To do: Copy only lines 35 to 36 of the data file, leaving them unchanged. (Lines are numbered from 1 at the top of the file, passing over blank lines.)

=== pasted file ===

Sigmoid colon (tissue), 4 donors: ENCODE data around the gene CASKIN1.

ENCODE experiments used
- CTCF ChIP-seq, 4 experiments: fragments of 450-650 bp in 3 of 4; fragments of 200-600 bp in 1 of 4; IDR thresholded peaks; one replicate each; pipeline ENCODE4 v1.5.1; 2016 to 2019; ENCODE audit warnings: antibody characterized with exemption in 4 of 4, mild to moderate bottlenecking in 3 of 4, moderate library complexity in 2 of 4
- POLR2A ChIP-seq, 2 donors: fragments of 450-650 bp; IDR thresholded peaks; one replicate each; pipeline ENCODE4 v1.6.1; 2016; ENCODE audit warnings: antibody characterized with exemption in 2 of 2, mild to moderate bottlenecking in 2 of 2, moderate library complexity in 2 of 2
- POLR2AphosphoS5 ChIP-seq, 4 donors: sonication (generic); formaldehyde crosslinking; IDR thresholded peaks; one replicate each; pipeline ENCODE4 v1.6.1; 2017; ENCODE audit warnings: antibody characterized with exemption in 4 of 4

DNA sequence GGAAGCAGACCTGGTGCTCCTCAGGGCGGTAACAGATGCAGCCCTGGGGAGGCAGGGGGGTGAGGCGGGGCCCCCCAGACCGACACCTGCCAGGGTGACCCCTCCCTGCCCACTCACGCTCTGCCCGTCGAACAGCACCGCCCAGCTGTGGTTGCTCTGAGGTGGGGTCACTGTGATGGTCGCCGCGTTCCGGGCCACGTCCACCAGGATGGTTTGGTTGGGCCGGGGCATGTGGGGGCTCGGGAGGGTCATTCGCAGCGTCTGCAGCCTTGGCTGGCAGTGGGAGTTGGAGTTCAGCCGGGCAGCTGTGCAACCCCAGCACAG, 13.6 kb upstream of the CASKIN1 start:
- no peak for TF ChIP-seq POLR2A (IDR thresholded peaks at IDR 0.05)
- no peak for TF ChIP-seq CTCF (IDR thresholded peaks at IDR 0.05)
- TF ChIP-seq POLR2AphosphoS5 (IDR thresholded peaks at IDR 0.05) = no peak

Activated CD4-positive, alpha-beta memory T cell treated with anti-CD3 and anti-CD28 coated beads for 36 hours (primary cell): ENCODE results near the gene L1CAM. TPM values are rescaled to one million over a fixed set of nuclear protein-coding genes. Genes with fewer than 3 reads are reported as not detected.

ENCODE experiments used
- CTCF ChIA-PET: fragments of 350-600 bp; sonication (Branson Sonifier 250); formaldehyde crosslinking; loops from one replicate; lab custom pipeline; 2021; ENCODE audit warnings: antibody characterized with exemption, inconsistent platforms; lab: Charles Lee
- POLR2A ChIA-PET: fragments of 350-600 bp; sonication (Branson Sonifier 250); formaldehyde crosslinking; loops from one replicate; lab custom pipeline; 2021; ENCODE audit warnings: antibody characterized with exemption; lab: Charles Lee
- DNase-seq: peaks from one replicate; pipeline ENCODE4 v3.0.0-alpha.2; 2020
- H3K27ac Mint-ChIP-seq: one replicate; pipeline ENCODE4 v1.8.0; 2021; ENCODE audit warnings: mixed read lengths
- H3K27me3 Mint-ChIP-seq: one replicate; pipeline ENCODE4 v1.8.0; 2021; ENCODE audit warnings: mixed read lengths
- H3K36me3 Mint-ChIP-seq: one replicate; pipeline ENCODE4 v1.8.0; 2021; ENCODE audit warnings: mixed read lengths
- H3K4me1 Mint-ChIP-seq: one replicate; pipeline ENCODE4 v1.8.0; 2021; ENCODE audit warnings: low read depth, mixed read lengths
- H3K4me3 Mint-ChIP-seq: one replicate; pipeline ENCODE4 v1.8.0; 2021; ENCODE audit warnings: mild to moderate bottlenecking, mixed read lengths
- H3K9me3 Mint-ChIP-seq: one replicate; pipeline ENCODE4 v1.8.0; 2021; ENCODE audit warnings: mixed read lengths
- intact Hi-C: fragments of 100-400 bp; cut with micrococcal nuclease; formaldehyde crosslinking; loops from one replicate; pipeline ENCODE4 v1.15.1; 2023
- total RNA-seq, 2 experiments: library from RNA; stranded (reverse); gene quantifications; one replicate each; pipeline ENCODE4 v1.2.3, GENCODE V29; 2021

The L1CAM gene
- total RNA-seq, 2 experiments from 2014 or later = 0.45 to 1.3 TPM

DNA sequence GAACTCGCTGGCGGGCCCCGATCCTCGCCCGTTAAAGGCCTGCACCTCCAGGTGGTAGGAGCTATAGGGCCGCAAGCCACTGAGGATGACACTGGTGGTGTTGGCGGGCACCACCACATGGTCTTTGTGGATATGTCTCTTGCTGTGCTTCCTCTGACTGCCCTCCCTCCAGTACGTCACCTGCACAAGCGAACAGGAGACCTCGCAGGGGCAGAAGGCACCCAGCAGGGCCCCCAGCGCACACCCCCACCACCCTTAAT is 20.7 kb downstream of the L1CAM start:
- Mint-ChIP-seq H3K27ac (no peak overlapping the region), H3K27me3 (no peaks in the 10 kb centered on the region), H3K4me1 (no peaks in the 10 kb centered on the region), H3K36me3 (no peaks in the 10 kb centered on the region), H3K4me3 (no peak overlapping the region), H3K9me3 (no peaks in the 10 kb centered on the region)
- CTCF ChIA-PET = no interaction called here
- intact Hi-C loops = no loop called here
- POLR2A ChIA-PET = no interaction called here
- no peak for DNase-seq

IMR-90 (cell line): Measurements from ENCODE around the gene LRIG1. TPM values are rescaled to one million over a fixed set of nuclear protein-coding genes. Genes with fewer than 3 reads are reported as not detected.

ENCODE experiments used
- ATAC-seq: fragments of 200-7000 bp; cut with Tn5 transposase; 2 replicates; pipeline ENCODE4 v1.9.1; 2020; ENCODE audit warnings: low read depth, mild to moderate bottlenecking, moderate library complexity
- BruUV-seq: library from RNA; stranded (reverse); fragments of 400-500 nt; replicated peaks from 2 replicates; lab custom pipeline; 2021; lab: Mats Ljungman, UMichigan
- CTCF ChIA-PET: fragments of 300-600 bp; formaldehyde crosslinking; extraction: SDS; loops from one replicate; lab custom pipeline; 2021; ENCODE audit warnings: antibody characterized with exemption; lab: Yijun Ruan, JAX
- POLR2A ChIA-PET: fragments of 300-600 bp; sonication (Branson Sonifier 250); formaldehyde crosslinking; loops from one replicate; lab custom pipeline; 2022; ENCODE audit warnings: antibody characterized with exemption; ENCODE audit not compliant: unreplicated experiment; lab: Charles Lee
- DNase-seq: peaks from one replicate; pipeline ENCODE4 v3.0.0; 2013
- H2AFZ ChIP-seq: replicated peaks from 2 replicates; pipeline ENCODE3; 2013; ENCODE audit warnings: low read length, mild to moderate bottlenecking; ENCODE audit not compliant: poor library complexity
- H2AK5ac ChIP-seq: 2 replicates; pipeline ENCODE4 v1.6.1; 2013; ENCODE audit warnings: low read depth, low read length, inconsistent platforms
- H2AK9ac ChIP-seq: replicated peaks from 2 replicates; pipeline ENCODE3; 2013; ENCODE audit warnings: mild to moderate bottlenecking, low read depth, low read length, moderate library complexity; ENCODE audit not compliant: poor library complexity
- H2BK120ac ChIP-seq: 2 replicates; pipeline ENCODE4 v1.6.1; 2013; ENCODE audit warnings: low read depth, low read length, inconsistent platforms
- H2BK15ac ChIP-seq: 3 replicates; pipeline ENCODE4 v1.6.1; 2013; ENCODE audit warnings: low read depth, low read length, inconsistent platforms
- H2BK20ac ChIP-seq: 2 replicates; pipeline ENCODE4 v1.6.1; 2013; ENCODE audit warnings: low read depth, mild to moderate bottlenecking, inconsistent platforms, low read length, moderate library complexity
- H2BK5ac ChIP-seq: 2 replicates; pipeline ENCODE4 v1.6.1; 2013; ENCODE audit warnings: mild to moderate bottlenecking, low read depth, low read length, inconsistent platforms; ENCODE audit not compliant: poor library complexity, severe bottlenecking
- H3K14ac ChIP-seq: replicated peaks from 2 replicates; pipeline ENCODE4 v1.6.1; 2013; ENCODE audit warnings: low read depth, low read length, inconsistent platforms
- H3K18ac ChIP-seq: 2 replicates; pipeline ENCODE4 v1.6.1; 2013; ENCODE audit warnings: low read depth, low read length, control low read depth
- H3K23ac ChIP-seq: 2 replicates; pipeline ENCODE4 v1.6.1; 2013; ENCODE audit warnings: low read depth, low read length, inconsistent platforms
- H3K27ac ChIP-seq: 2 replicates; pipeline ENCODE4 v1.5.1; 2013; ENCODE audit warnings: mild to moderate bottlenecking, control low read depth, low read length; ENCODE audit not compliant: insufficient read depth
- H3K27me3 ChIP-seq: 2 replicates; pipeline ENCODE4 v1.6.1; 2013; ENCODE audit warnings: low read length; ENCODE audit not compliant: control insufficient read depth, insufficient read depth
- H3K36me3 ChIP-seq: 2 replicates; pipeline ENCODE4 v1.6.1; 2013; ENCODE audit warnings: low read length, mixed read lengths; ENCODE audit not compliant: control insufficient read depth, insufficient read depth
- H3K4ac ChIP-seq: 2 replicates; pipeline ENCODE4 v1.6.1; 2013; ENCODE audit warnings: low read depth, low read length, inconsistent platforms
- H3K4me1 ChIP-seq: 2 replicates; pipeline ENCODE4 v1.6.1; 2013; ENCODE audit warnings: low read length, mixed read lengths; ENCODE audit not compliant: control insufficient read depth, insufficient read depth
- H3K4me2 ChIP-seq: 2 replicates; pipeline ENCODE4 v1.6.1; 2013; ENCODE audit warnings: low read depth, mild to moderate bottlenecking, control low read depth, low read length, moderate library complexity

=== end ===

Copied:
- CTCF ChIA-PET: fragments of 300-600 bp; formaldehyde crosslinking; extraction: SDS; loops from one replicate; lab custom pipeline; 2021; ENCODE audit warnings: antibody characterized with exemption; lab: Yijun Ruan, JAX
- POLR2A ChIA-PET: fragments of 300-600 bp; sonication (Branson Sonifier 250); formaldehyde crosslinking; loops from one replicate; lab custom pipeline; 2022; ENCODE audit warnings: antibody characterized with exemption; ENCODE audit not compliant: unreplicated experiment; lab: Charles Lee